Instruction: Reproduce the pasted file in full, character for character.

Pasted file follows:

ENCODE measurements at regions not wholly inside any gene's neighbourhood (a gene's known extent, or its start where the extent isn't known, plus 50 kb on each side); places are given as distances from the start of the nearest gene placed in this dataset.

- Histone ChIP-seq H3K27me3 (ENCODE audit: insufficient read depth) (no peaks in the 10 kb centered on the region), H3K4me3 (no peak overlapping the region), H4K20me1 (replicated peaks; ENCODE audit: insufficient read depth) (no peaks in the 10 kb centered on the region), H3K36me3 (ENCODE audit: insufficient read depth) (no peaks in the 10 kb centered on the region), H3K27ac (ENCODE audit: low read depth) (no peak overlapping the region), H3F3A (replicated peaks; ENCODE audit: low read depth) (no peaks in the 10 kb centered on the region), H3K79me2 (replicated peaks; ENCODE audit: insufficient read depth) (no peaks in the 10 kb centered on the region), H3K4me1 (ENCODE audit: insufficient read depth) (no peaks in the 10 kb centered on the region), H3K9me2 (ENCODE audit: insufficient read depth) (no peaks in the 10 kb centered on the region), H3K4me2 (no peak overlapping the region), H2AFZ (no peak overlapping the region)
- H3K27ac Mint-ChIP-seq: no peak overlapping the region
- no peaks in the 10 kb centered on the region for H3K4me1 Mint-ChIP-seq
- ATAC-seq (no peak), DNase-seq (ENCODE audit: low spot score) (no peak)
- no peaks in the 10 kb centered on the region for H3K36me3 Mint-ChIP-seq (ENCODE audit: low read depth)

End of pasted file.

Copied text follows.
ENCODE measurements at regions not wholly inside any gene's neighbourhood (a gene's known extent, or its start where the extent isn't known, plus 50 kb on each side); places are given as distances from the start of the nearest gene placed in this dataset.

- Histone ChIP-seq H3K27me3 (ENCODE audit: insufficient read depth) (no peaks in the 10 kb centered on the region), H3K4me3 (no peak overlapping the region), H4K20me1 (replicated peaks; ENCODE audit: insufficient read depth) (no peaks in the 10 kb centered on the region), H3K36me3 (ENCODE audit: insufficient read depth) (no peaks in the 10 kb centered on the region), H3K27ac (ENCODE audit: low read depth) (no peak overlapping the region), H3F3A (replicated peaks; ENCODE audit: low read depth) (no peaks in the 10 kb centered on the region), H3K79me2 (replicated peaks; ENCODE audit: insufficient read depth) (no peaks in the 10 kb centered on the region), H3K4me1 (ENCODE audit: insufficient read depth) (no peaks in the 10 kb centered on the region), H3K9me2 (ENCODE audit: insufficient read depth) (no peaks in the 10 kb centered on the region), H3K4me2 (no peak overlapping the region), H2AFZ (no peak overlapping the region)
- H3K27ac Mint-ChIP-seq: no peak overlapping the region
- no peaks in the 10 kb centered on the region for H3K4me1 Mint-ChIP-seq
- ATAC-seq (no peak), DNase-seq (ENCODE audit: low spot score) (no peak)
- no peaks in the 10 kb centered on the region for H3K36me3 Mint-ChIP-seq (ENCODE audit: low read depth)